Fandom held its breath. Jack Williamson turned 92 years old in the year 2000. And he published no less than three short stories that year: “Agents of the Moon” (Science Fiction Age), “Eden Star” (Star Colonies, edited by Martin H. Greenberg), and finally “The Ultimate Earth” (Analog).

“The Ultimate Earth” was nominated — and won — the Hugo Award for best novella of the year. It also won the Nebula.

As for Williamson, he kept publishing stories. Two in 2001, three in 2002, one in 2003, and an incredible seven in 2004 (including a collaboration with Edmond Hamilton – don’t ask how that happened).

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Galaxy Science Fiction, April 1951: A Retro-Review

Tuesday, August 27th, 2013 | Posted by Matthew Wuertz

Galaxy Science Fiction April 1951With this issue, Galaxy reached a crossroads. Caught by rising costs, H. L. Gold had to do something.

He noted on the Editor’s Page that he could take one of two actions. He could cut costs by lowering fiction pay rates or the quality of the paper stock. Or he could raise the price of the magazine. Pressed for time, he opted for the latter. Beginning with the May, 1951 publication, the price jumped from 25 cents to 35 cents.

For those who love statistics but hate math, that’s a 40% increase. But the way I see it: quality has a cost. Good call, Mr. Gold.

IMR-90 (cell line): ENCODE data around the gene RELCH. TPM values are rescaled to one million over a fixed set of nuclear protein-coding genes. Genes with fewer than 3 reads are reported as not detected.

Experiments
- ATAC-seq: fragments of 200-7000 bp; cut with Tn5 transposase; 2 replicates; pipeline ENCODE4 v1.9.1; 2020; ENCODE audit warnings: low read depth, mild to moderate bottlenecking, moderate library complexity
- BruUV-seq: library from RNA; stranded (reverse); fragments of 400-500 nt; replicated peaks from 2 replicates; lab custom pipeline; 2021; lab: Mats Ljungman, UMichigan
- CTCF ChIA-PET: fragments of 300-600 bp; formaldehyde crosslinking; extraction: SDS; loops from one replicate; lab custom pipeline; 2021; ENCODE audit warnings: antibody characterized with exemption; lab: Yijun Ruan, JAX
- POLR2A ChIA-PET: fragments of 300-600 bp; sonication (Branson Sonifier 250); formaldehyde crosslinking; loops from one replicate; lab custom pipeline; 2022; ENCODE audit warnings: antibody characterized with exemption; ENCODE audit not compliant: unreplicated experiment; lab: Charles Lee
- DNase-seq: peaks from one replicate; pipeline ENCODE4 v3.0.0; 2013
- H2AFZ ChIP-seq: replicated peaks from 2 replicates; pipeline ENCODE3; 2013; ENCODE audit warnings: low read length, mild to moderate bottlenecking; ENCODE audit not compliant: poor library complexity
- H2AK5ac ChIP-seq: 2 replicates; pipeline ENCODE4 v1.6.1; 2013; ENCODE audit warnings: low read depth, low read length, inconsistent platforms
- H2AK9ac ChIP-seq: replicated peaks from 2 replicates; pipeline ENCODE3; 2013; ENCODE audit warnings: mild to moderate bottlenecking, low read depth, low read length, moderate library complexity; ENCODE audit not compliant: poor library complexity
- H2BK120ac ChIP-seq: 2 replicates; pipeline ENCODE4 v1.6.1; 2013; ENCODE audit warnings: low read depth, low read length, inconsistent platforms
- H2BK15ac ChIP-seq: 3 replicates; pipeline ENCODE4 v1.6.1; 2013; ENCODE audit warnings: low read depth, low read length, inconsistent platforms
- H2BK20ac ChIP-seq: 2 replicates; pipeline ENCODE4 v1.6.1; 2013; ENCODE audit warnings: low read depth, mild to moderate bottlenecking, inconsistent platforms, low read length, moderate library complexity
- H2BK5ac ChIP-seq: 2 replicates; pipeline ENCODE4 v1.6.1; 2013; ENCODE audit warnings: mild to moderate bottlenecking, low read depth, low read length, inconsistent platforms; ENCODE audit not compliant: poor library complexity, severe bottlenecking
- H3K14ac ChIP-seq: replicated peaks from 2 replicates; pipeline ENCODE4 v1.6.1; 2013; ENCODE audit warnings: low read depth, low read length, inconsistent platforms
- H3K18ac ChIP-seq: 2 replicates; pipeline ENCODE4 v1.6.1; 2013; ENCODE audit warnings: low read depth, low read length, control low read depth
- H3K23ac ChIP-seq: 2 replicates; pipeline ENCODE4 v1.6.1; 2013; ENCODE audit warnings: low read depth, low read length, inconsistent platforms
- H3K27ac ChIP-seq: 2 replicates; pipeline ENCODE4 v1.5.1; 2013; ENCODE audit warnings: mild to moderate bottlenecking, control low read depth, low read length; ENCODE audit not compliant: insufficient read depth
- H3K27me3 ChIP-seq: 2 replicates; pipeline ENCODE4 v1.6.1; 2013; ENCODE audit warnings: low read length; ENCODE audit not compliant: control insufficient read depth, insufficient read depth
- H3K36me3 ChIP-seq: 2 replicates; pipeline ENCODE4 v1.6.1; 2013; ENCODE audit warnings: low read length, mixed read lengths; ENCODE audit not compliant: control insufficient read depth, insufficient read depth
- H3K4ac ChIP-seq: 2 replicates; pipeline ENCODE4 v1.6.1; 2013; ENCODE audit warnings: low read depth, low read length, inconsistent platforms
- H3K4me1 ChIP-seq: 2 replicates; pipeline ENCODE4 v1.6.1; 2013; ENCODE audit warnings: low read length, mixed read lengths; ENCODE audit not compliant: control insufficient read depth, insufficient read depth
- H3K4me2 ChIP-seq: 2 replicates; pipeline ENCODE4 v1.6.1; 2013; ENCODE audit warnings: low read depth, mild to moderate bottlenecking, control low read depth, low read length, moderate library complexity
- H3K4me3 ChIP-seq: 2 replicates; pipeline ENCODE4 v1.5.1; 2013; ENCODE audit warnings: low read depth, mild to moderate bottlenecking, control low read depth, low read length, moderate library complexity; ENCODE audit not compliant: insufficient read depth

Now let’s turn to the fiction.

“Nice Girl with 5 Husbands” by Fritz Leiber – Tom Dorset is an artist, unknowingly displaced by the winds of time to a century in the future. He meets a girl named Lois who brings him back home to meet her family. Tom learns that not only is Lois married, but the relational structure of the family is unlike anything he’s ever heard of.

I found it interesting that the protagonist never put together that he was in the future until someone casually mentioned the date. The story seemed more of a quick picture of how the future could unfold, but I wanted something deeper by the end.

“Inside Earth” by Poul Anderson – Conru gives up his entire life, even his physical appearance, in order to appear like an Earthling. Valgolia rules the galaxy, including Earth, but its aim is more than controlling the planets. It wants equality throughout the planets, and such can only be achieved by forcing unity.